Life in Time of Quarantine
Seven months in. Can you believe it?
This is the longest that my children and I have to stay at home. My husband is the only one who goes out every two weeks for our necessities.
The start of the lockdown was very difficult for me, mentally. For the first few weeks since the lockdown was enforced in the metro, I was very anxious, borderline panicky, had difficulty sleeping, and would get so upset when my husband and our kids wouldn’t wash their hands as frequent and as thorough as I deemed necessary. I kinda felt like we were at the first half of Sandra Bullock’s film, The Birdbox, and wanted to seal our whole house. Also, whenever my husband would tell me that he would do the groceries, I get so worried thinking that it’s as dangerous as being on a supply run in that Netflix thriller movie.
I have a valid reason to feel such because COVID-19 is not just a flu that would simply run its course for a week then everything would be fine again. It’s a highly contagious virus, which at the early stages of this pandemic, has a very high fatality rate. COVID-19 as depicted in the news, documentaries, testimonies of survivors, and stories of those who have lost their loved ones to the virus, is not only difficult, but also traumatizing physically, psychologically, emotionally, and most of all, financially. I know of people who got infected just by doing their groceries even if they were wearing their face masks. The fact that these people are in my close circles made me more terrified of the virus. I felt like COVID-19 is getting closer and closer to me and my family. A mere sniffle, the slightest sign of sore throat, random coughing or a warmer body temperature got me so paranoid. Increased hand washing, frequent spray of alcohol on surfaces, adding bleach to mop the floors, taking more vitamins, gargling with salt are among the other stuff that I and the rest of my family did. Sometimes, it gets out of hand, out of reason. I had to pause, take a break, and reflect.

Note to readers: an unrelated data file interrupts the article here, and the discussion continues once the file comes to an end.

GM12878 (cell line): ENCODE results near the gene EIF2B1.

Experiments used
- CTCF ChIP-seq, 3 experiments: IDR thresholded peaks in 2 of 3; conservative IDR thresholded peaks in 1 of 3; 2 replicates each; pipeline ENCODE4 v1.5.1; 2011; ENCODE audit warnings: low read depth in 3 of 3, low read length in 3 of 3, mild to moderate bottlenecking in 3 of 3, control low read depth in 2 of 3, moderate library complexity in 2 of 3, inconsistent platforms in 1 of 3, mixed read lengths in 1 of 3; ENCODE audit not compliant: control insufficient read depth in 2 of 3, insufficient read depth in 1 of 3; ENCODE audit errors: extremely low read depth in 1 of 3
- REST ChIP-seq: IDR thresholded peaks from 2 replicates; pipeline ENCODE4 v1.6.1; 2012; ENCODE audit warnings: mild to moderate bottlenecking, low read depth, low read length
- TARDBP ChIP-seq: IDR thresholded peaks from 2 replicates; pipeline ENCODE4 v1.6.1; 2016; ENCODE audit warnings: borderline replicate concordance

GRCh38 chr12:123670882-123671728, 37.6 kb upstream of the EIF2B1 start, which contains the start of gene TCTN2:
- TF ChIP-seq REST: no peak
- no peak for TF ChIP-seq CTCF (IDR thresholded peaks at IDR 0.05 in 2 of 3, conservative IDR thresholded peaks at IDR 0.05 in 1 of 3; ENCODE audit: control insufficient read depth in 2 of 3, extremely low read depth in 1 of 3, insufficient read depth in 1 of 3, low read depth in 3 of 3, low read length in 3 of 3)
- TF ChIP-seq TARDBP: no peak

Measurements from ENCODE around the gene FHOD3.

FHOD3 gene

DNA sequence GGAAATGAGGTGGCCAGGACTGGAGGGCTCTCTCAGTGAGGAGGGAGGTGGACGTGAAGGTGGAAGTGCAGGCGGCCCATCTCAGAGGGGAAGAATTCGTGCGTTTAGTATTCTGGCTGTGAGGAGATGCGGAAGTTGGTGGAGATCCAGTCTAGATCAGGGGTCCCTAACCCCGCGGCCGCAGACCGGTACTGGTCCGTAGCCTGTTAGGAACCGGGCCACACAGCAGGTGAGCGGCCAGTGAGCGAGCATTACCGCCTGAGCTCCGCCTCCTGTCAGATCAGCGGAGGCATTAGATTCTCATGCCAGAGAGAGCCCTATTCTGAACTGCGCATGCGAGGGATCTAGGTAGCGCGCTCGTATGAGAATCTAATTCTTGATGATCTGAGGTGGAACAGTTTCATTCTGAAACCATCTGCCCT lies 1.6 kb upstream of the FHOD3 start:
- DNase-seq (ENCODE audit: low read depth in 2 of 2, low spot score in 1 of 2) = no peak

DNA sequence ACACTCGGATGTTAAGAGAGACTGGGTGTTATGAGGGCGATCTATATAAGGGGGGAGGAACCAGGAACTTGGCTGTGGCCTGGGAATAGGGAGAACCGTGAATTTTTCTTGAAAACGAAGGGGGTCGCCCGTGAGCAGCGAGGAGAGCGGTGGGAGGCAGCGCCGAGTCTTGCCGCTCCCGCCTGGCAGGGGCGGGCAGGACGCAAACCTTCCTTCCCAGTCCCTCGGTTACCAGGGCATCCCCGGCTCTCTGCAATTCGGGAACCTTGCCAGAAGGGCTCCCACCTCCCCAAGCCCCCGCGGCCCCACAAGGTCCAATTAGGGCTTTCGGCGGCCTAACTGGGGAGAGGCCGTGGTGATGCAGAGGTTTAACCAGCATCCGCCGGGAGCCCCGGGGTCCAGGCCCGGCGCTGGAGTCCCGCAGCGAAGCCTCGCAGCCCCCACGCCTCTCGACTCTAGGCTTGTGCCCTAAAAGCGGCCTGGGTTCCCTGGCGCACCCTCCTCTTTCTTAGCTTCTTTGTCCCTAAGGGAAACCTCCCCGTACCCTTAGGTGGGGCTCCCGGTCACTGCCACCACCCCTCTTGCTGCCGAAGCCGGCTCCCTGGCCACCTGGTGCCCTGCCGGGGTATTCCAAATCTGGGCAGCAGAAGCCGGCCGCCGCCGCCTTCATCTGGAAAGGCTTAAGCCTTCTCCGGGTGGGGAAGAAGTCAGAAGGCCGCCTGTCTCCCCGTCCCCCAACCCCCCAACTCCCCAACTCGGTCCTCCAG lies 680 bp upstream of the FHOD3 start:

In this world, you will have trouble. But take heart, I have overcome the world!
– John 16:33
I took a social media detox. I dedicated more time for reading my Bible, praying and reading appropriate devotions that have helped me ease my anxiety and surrender everything to the One who knows and holds everything. I eventually felt better and more at peace, taking one day at a time. I am still a bit worried every time my husband would go out to do errands and chores and the limited time when I have to pick up something from the gate or do my deliveries within our community. But, I thank GOD each day that we are all healthy and alive.
This pandemic is bigger than all of us. Not even the rich nor the super power nations were spared from COVID-19. It’s not a hoax. It is very real. It has put almost everything and everyone to a halt for more than half of 2020. It has become a lithmus test to all kinds of relationships and has revealed the true character of people — what’s in our hearts and what’s really going on in our minds.
If there is one thing that this strain of the corona has taught me, it’s to pare down to the essentials of life. It has made me realize that there’s too much noise, too many unimportant, burdensome and negative that I have to take down and do away with. I am doing my best to only think of what is good, true, and beneficial; the rest I discard and push out of my thoughts.
Finally, brothers and sisters, whatever is true, whatever is noble, whatever is right, whatever is pure, whatever is lovely, whatever is admirable—if anything is excellent or praiseworthy—think about such things.
– Philippians 4:8 NIV
A new month has just began and soon it will be Christmas. There’s a high probability that some of us will be spending the holidays cooped indoors having Zoom parties and going on an online shopping frenzy. But for some of us, it might be extra hard, more lonely, maybe, even painful getting by the last two months of this year.
I think uncertainty and 2020 has become correlated with each other. It’s both good and bad. The bad part of it produces fear and pessimism. The good part brings about positivity and hope that things will turn around and will be better and brighter. Let’s hold on to the good, no matter what.